Kudos to Pasco commissioners for resisting a misdirected sales pitch from local Realtor boards. The commission correctly plowed most of a federal windfall — money from the Housing and Economic Recovery Act — into a rehabilitation program intended to redevelop poor housing stock and make it available for purchase by people with moderate incomes.
The $19.5-million to Pasco, part of more than a half-billion-dollars coming to the state, is intended to help ease the economic crisis. In Pasco, 8,700 homes are for sale, of which 1,700 are in foreclosure, said Greg Armstrong, president of the West Pasco Board of Realtors.
On Tuesday, commissioners allocated $9-million to an existing program in which non-profit agencies acquire abandoned or blighted housing, the county oversees rehabilitation work, and the redeveloped home is sold to qualifying homeowners.
The benefits are significant. Non-profit agencies profit from the resale price or an administrative fee. Contractors and tradesmen are put to work on the remodeling jobs. Abandoned or foreclosed housing stock is improved and families that previously had been renters are eligible to become homeowners.
Commissioners also set aside $6.5-million, or one-third of Pasco's share of the federal outlay — into a program offering down payment assistance to buyers. It was this program that Realtors championed as a better way to move buyers into foreclosed homes.
The U.S. Department of Housing and Urban Development didn't buy that approach and kicked back an earlier version of the county plan for a rewrite. Community Redevelopment Director George Romagnoli said he believed HUD would support the $6.5-million down payment program.
The effort includes a buyers' remorse clause. If commissioners later believe the down payment program is more effective, they can update this plan within 24 months.
Realtors, however, were not placated and pushed the county for a $10-million allocation as well as a citizens advisory panel to oversee the spending. Commissioners declined the self-serving suggestions.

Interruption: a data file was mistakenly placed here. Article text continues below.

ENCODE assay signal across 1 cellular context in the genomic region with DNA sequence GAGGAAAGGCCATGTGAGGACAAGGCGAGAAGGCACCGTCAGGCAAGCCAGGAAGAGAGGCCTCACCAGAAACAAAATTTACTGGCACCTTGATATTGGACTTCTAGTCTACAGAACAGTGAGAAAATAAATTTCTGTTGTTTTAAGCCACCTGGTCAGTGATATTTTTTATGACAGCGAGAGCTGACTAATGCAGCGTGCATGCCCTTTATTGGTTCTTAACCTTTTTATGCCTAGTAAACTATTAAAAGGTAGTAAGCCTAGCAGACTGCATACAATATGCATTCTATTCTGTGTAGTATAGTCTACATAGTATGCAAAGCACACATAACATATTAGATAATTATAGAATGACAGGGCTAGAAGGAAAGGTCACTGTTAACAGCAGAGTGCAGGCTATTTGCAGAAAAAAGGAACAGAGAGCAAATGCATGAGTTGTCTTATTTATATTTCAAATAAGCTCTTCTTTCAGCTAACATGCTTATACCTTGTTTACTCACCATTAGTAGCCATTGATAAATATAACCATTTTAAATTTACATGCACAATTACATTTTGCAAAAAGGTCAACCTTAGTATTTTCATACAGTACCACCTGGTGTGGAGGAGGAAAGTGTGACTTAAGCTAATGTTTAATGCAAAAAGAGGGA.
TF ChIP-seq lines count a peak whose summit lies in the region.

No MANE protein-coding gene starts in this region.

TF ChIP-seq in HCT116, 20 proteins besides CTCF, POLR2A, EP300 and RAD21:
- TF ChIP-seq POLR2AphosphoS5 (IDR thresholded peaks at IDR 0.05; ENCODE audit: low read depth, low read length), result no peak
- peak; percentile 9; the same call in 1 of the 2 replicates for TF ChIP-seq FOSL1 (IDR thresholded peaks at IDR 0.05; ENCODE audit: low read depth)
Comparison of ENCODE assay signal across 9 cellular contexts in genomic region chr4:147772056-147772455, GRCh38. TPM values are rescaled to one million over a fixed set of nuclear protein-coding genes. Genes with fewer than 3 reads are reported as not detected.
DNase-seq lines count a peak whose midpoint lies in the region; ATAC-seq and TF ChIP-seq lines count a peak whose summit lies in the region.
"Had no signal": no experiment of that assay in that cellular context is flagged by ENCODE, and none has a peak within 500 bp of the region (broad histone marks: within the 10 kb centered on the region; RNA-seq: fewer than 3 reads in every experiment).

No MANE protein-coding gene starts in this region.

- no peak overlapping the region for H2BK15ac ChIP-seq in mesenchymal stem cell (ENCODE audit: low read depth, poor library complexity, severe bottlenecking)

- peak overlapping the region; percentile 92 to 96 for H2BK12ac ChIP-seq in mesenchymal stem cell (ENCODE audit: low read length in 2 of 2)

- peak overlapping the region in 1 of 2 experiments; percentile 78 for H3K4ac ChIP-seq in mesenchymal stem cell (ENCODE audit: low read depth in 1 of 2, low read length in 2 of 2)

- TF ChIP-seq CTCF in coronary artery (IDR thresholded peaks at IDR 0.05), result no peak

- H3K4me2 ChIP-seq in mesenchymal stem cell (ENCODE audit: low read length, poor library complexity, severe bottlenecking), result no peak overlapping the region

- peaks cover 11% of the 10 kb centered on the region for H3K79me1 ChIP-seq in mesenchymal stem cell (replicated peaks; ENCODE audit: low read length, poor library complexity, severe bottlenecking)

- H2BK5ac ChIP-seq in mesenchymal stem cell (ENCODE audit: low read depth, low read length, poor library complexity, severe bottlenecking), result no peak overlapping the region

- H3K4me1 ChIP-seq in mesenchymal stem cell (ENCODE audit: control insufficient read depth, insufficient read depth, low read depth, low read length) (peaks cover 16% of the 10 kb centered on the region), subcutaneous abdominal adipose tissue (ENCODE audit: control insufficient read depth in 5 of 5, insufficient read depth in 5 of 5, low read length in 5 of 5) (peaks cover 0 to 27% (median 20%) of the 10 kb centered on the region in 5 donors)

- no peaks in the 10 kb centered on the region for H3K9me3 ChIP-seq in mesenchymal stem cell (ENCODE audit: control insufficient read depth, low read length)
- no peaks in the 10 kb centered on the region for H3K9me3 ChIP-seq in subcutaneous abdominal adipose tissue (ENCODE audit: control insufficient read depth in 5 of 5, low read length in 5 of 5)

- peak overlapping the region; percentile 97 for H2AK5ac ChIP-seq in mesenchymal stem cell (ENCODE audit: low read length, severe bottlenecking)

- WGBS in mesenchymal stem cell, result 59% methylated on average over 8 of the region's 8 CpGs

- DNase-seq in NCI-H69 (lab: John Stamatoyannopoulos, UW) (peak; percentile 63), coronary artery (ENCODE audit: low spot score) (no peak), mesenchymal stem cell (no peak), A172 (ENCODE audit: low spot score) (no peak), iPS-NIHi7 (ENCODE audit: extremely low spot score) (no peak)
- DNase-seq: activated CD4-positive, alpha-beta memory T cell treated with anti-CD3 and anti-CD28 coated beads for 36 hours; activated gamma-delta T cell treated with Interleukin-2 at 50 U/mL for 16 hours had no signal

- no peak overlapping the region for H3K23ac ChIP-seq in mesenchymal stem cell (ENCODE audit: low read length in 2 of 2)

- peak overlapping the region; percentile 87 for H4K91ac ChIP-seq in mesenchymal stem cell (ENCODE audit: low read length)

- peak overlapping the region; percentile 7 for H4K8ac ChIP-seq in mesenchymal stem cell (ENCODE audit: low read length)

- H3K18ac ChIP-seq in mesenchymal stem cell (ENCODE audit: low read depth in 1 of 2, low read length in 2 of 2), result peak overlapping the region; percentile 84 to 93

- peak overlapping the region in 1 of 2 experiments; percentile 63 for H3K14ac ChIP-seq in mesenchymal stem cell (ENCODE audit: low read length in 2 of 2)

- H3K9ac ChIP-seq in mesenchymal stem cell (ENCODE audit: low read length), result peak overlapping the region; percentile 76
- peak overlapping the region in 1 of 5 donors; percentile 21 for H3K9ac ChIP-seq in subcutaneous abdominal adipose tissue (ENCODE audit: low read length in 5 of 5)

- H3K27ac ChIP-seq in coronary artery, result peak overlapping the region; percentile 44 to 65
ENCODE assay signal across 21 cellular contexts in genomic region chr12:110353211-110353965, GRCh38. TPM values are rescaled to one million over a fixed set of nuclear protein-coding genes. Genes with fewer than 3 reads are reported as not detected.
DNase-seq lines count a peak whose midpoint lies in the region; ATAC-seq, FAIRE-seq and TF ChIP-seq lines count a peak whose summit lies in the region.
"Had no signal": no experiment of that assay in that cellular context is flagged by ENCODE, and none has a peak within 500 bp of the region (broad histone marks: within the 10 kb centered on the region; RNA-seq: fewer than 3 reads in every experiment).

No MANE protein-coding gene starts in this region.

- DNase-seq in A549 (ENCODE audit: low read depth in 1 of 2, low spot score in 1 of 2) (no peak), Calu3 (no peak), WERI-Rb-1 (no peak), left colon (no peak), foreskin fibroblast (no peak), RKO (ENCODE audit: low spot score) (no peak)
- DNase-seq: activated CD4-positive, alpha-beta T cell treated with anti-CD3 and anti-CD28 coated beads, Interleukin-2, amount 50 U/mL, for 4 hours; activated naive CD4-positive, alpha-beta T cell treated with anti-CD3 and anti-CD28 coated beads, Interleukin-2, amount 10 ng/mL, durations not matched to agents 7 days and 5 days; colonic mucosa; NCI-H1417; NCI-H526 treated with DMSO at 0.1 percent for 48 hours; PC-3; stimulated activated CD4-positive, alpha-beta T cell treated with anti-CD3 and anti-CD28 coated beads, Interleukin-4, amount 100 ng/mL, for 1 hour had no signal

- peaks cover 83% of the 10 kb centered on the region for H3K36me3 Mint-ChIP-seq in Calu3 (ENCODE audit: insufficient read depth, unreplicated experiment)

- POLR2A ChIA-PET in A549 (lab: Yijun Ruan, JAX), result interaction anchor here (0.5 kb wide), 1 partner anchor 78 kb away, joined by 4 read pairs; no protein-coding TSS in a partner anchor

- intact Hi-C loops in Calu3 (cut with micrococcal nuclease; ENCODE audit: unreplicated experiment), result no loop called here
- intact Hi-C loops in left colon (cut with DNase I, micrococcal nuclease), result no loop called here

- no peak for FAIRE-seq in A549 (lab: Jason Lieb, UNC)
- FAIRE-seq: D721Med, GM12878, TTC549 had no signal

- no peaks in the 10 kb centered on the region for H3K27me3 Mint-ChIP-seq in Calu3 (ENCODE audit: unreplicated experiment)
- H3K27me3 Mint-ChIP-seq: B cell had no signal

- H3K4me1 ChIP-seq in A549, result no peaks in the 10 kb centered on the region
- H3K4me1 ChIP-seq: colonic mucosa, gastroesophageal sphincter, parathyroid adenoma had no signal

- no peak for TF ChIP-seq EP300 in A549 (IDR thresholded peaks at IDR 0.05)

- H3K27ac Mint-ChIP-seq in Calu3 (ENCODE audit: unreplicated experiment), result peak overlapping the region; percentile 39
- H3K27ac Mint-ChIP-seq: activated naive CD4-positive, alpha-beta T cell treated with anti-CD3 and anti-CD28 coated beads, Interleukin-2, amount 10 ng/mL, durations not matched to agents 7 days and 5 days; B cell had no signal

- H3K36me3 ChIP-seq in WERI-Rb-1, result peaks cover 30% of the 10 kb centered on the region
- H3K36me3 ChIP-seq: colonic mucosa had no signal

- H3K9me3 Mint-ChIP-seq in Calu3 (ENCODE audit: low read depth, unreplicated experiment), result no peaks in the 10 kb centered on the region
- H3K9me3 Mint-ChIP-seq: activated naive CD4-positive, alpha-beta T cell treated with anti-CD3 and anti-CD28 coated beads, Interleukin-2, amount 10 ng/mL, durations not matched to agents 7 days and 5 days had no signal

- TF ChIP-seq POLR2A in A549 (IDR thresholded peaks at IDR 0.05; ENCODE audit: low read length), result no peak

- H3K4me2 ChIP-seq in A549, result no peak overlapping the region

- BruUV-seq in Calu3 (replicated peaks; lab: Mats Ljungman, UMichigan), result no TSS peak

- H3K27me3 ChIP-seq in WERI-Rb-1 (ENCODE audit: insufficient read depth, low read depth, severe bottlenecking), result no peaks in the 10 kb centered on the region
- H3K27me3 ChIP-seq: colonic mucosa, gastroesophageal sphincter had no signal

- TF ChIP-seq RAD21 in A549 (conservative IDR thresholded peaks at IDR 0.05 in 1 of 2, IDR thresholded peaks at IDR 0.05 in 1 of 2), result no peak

Throwing money toward down payments might help generate sales commissions on foreclosed homes, but does little to help employ building tradesman and contractors, nor does it target the worst of the available housing stock or benefit the neighborhoods most in need of improvement.
Also providing an imperative counter-point to the commission was Tom Smith of General Home Development in Dade City. He noted the program advocated by Realtors would provide a short-term benefit that wouldn't stimulate additional activity until the homes are resold — typically an average of seven years after closing. Money repaid to the rehabilitation program, however, provides capital for a revolving loan program to help revamp other housing stock in the future.
The county plan also includes money to demolish homes beyond repair, building some special needs housing, training and administration. The money is to be committed within 18 months and be spent within four years. Excluded from the program are the cities that do not participate in the Community Development Block Grant program and the Land O'Lakes to Wesley Chapel region where foreclosures are not as prevalent as the rest of the county.
HUD still must approve the county's plan, which is to be submitted Monday. Inviting rejection a second time was not a chance commissioners were willing to take. It was the smart call. Jeopardizing a significant community benefit to placate a vocal special interest would have been leadership at its worse.